“Nice place you’ve got here,” said Tink Tinker, member of the Osage Nation and Theologian, “how did you get it?” This startling question opened Tinker’s lecture to a standing-room-only crowd at Chautauqua on Tuesday afternoon, July 22. A few knew that Iroquois Indians had lived on Lake Chautauqua long before the Methodists came in 1874. But just what was the provenance of this choice piece of property? The audience did not know; such a question left us stunned and silent. The title of Tinker’s lecture, a part of Chautauqua’s week-long focus on the American West, was an Indian’s response to the common theme, “How the West Was Won.” To illustrate the importance of hearing differing viewpoints, he gave examples of the way stories shape us:
- Wives take on the stories abusive husbands tell them: “she had it coming” and believe that they are at fault
- Wealthy people tell stories of capitalism: “we worked hard to earn our money” and omit any exploitation that occurred
- School textbooks in the early 1900s characterized Indians in derogatory terms: “they were asking for it, they were savages”
- In the 21st century, most Americans are still stuck in the romance of American Exceptionalism, unthinkingly accepting that the Pilgrims were chosen by God to come to America (the new Jerusalem) and overcome the natives (the Canaanites).
Tinker called this widely-distributed print by John Gast “ghastly,” and asserted that this image and the one-sided story it represented exonerated all kinds of evil. American Indians’ economy was destroyed by American “progress.” School children learned that Christopher Columbus “discovered” America, but they rarely heard that he killed and enslaved thousands of Indians in Hispaniola. We must recognize, he insisted, that Europeans took this country by force and we must come to terms with the truth of our history. For example, look at these events from the Indians’ point of view:
- Pequot War of 1637 – Under the leadership of Captain John Mason from Connecticut and Captain John Underhill from Massachusetts Bay Colony, English Puritan troops, with the help of Mohegan and Narragansett allies, burned the Pequot’s village and killed the estimated 400-700 Pequots inside.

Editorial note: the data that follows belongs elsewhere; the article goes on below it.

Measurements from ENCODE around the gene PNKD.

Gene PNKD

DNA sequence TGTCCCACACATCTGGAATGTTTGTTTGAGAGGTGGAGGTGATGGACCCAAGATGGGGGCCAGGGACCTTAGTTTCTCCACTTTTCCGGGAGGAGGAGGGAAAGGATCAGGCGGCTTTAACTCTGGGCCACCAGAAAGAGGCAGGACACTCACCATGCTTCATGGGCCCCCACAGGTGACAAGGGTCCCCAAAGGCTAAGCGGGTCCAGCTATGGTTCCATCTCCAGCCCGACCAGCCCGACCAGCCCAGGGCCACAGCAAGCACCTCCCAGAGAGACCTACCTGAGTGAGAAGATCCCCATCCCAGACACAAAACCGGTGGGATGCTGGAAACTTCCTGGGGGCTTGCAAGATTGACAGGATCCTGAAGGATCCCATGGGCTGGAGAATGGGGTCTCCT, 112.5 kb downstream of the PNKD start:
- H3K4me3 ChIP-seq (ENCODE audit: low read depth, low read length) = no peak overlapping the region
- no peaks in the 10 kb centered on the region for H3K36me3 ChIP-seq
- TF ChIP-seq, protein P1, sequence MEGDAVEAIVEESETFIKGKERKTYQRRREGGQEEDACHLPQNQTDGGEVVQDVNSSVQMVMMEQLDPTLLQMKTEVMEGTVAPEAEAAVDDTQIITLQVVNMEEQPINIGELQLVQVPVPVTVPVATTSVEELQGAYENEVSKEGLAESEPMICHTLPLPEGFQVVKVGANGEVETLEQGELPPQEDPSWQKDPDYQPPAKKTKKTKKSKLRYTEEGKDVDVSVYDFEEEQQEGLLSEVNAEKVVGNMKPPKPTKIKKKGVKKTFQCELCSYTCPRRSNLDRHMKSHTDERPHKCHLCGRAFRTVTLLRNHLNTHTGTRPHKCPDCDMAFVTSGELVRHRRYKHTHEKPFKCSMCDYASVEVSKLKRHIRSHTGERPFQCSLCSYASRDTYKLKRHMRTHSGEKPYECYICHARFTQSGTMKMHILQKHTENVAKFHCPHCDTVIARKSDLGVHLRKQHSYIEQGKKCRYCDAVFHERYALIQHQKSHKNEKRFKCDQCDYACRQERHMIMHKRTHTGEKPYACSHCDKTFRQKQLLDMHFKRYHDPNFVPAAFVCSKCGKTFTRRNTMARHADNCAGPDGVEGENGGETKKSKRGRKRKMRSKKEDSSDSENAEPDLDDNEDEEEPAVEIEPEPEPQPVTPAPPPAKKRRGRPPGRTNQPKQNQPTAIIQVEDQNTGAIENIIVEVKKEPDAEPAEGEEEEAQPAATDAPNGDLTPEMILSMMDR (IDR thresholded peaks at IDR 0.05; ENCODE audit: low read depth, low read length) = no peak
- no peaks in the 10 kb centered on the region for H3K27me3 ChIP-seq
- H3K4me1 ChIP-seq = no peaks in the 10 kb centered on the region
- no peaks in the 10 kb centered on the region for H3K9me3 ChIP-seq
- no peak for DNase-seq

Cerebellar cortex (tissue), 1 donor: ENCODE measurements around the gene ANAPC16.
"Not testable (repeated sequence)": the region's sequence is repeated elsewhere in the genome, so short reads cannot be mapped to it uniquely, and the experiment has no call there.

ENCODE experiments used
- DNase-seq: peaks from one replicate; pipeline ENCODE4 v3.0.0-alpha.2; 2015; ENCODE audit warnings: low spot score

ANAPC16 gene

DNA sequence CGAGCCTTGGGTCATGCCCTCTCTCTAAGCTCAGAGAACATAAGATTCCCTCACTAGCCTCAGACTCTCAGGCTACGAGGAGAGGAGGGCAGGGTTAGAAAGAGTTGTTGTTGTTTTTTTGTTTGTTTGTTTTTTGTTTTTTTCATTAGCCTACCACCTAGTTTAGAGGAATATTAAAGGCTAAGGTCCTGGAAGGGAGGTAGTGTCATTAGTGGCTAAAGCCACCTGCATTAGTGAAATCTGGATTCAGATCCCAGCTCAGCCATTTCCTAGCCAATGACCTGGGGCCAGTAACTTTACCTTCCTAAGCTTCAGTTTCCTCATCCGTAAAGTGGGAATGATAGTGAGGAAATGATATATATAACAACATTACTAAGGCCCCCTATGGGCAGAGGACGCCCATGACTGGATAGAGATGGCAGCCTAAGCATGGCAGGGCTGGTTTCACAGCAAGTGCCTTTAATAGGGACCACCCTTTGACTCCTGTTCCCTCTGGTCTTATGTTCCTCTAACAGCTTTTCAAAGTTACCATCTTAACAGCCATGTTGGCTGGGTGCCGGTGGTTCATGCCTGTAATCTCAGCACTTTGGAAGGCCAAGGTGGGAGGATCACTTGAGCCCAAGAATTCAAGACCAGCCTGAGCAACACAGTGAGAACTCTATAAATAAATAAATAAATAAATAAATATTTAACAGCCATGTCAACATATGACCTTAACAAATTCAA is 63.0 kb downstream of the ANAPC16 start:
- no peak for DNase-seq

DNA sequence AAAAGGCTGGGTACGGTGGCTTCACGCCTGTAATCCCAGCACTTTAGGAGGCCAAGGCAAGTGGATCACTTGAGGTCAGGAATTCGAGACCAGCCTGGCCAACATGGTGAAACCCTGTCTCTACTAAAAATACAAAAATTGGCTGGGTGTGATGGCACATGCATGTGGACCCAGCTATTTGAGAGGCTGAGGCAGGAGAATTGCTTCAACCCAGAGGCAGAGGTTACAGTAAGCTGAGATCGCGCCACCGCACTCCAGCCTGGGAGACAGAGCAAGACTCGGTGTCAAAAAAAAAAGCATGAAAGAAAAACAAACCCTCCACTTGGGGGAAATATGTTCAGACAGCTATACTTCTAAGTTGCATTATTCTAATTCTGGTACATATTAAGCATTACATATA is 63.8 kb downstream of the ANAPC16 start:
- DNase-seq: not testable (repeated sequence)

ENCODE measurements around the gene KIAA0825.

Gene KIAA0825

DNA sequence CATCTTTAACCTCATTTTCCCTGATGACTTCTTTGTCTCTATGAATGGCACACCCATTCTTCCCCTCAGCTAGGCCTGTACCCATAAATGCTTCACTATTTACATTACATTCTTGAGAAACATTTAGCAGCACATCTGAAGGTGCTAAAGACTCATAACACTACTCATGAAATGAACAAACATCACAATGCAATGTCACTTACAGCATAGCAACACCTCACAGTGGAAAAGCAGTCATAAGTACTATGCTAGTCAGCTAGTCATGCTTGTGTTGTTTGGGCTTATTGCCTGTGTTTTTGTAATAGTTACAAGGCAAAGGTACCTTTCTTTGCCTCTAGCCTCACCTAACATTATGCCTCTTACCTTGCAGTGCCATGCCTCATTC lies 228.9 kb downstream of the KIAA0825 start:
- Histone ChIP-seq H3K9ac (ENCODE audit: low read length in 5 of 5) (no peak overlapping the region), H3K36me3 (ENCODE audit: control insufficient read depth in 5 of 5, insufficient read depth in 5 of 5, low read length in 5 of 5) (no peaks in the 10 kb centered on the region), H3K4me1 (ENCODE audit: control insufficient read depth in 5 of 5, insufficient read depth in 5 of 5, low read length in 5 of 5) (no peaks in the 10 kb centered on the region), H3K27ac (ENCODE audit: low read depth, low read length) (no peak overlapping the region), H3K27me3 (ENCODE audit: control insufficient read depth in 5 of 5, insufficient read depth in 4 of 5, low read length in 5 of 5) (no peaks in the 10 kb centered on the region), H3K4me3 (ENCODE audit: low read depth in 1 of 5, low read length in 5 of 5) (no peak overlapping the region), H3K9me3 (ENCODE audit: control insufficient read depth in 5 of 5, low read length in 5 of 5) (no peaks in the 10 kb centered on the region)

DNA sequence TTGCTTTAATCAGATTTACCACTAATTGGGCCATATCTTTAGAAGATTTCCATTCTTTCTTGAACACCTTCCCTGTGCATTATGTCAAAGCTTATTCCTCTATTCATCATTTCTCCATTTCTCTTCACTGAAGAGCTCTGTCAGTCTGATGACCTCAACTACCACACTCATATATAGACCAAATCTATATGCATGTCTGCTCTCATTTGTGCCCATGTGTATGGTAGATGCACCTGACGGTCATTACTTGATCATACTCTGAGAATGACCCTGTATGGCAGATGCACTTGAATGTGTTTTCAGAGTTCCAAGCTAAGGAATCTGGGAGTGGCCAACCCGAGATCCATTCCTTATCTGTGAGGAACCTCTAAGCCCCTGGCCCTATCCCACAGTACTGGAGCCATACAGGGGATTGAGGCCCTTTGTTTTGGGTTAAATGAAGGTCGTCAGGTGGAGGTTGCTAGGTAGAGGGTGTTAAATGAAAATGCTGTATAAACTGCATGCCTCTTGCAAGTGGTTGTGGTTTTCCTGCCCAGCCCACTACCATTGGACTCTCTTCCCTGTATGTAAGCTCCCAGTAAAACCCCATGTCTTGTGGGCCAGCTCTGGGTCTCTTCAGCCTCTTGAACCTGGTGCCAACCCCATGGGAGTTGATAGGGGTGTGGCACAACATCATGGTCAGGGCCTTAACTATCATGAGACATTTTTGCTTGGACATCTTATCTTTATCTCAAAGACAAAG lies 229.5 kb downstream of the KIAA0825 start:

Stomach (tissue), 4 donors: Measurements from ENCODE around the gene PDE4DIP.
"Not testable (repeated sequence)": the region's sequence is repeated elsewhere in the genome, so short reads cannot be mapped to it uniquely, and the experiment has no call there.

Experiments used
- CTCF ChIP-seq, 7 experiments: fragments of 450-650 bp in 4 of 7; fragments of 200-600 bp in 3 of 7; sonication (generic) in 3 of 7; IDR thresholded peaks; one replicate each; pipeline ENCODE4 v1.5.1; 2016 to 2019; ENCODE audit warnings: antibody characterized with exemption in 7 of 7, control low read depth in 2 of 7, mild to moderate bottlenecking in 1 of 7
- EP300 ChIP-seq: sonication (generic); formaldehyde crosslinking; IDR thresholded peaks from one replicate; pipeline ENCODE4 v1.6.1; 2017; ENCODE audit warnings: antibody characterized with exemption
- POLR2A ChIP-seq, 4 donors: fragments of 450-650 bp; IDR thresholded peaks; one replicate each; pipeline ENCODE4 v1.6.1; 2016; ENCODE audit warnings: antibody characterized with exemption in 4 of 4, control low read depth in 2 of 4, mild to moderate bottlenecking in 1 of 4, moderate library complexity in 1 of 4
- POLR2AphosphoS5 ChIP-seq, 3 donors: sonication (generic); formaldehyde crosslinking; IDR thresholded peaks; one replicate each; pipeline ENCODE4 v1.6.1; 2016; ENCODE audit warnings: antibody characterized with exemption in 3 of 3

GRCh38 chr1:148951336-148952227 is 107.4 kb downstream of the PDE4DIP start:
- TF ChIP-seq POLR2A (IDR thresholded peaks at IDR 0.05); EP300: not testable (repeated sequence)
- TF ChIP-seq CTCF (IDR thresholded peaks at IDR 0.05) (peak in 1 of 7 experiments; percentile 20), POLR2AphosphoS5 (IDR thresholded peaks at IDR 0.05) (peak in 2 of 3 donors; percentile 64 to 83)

- George Washington’s 1779 campaign against the Iroquois in Ohio and New York destroyed 40 Iroquois towns and killed thousands. GW may be called the “Father of Our Country,” but not by Indians.
- Sand Creek Massacre of 1864 – 300 people were slaughtered by a US Cavalry unit led by a Methodist minister, John Chivington.
- Wounded Knee Massacre, 1890 – US Cavalry disarmed, then killed 150 sick, lame Lakota Indians, injuring 51 more.
- My Lai Massacre, Vietnam, 1968 – mass killing of between 347 and 504 unarmed civilians in South Vietnam, committed by U.S. Army soldiers. Victims included men, women, children, and infants. Some of the women were gang-raped and their bodies mutilated.
Citing recent atrocities in Iraq and Afghanistan, Tinker asked “when will it stop?” He answered in an article in the Chautauquan Daily:
My white relatives will not be completely healthy on this continent until they own their history of violence, and that means they have to clear that narrative of romance, of this romanticism, and to deal with some of the actualities of Christian conquest,” he said. “What I’m suggesting is a call to reinvent America, to tell the narrative differently, to begin to own that history of violence. If we could own that history of violence, we might be less threatening in U.S. foreign policy, for instance.”